I first became friends with Lily when I found out she was failing anatomy during my first semester of med school. It was a doomed friendship.
I was pretty lonely back then, so I certainly wouldn’t have turned away any friends at that time. Lily had a lot of important qualities I look for in a friend: she was nice, she was talkative, and most importantly, she wanted to be my friend too.
Lily had a great sob story. Her roommates, who were also her lab partners, were really mean to her. She ate some of their cereal and they screamed at her. I could relate to that.
Except there were always these signs that her stories weren’t exactly true. Like maybe she wasn’t as much of a victim as she made herself out to be. Namely, I knew one of her roommates pretty well and that girl was awesome. The roommate told me some stories about Lily that made my toes curl, but I told myself that it was probably just misunderstandings.
I tried to help Lily as much as I could. The thing is, it actually wasn’t that easy to fail anatomy where I went to school. The professor provided us with old exam questions that repeated each year, so all you had to do was go through the last few years of old exams. You might not honor, but you’d pass. Unless, of course, your knowledge of anatomy was so poor that you had zero chance of passing the practical or answering any questions that weren’t direct repeats.
Unfortunately, Lily was in that position. When we went over basic anatomy, she knew nothing. I genuinely tried to help her, but I could tell there was no way she was going to pass the final. And I was right.
Also, she failed all her other classes that semester.
Even though she didn’t tell me this, I heard from a reputable source that Lily had officially flunked out. I wasn’t sure what to believe though, because Lily kept going to classes like nothing had happened. In fact, when we were reforming lab groups for the second semester, she asked us if we could kick out a member of our group so that she could be part of the group instead.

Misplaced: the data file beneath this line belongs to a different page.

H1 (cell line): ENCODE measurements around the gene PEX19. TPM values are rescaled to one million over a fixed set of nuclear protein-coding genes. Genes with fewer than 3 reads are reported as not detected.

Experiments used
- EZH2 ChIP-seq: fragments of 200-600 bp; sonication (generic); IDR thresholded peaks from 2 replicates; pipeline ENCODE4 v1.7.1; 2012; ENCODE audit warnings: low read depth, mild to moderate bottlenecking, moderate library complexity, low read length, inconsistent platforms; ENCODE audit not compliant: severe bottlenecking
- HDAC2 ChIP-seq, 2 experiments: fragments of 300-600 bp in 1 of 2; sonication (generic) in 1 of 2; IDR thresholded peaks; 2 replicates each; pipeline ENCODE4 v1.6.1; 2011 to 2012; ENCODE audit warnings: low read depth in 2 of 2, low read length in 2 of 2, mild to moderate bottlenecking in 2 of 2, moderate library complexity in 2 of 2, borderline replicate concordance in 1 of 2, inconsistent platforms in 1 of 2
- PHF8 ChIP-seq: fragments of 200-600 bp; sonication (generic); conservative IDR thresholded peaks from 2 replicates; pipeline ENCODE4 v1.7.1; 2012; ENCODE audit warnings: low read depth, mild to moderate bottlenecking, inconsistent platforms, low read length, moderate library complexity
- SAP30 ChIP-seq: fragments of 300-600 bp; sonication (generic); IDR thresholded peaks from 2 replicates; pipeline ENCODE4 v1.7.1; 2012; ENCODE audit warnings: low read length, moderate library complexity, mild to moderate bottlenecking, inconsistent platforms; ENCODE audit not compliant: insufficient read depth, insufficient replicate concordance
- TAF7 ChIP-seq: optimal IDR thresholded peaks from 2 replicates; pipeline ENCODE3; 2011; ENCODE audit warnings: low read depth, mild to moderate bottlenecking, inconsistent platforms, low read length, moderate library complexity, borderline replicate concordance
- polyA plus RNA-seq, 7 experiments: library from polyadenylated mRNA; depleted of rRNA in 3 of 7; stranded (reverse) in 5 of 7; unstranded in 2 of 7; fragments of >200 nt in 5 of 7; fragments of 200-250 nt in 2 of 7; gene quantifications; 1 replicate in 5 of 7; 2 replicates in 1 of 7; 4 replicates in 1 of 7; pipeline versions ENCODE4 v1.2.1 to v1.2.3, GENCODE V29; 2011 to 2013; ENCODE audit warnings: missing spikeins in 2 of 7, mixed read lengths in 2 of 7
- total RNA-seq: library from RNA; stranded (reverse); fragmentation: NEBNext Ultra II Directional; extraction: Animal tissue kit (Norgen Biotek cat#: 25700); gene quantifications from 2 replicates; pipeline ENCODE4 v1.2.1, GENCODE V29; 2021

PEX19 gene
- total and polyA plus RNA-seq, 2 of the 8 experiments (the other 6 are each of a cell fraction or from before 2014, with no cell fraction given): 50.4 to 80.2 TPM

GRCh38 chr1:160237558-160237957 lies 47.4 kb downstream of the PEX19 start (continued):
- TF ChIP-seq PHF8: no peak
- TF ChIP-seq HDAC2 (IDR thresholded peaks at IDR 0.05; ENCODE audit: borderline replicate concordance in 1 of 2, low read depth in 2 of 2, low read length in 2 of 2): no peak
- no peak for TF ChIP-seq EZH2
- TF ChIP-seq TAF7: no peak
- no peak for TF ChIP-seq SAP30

Moreover, she continued to expect me to help her study. She wanted me to put aside my own work to help her. If she wasn’t even in our class anymore, it seemed a bit selfish for her to ask that of me. It got to the point where I felt like she was pestering me all the time. I would have just walked into the histology lab and immediately Lily would find me and say, “Hey, Fizzy, how have you been studying for the histology exam?”
Me: “I’m not sure. I just started studying like two minutes ago.”
Lily: “Yes, but what have you done so far?”
Me: “I told you, nothing. I just started two minutes ago. Literally.”
Lily: “Oh, okay.”
Then she would leave and come back in five minutes:
Lily: “So what have you been studying?”
And she started pestering me during class too. We had histology lectures where we would watch a large TV with slides on it while the lecturer talked about them (don’t you wish you were in med school?). And Lily would constantly ask me questions during these lectures:
Lily: “What did he say that was?”
Lily: “What about bone?”
Me: “I don’t know! It’s just bone!”
What I really wanted to say was, “Maybe I’d know more about the slide if you’d shut up for a minute.”
Anyway, it eventually got back to me that Lily thought I didn’t like her anymore.
It made me feel bad to hear that. I think we’ve all been in situations where we’ve been friends with someone and all of a sudden, they didn’t seem to like us anymore. And you wrack your brain, thinking, “What did I do wrong? What’s wrong with me?” I didn’t want to do that to someone. I’m nice. And I generally have a high limit of tolerance for annoying behavior. But Lily had managed to exceed that limit.
After about a month, Lily stopped going to class and she did end up repeating that year. We never became BFFs, but we were friendly. I wish I could say this story had a happy ending for Lily, but it doesn’t. At the very least, it got worse before it got better.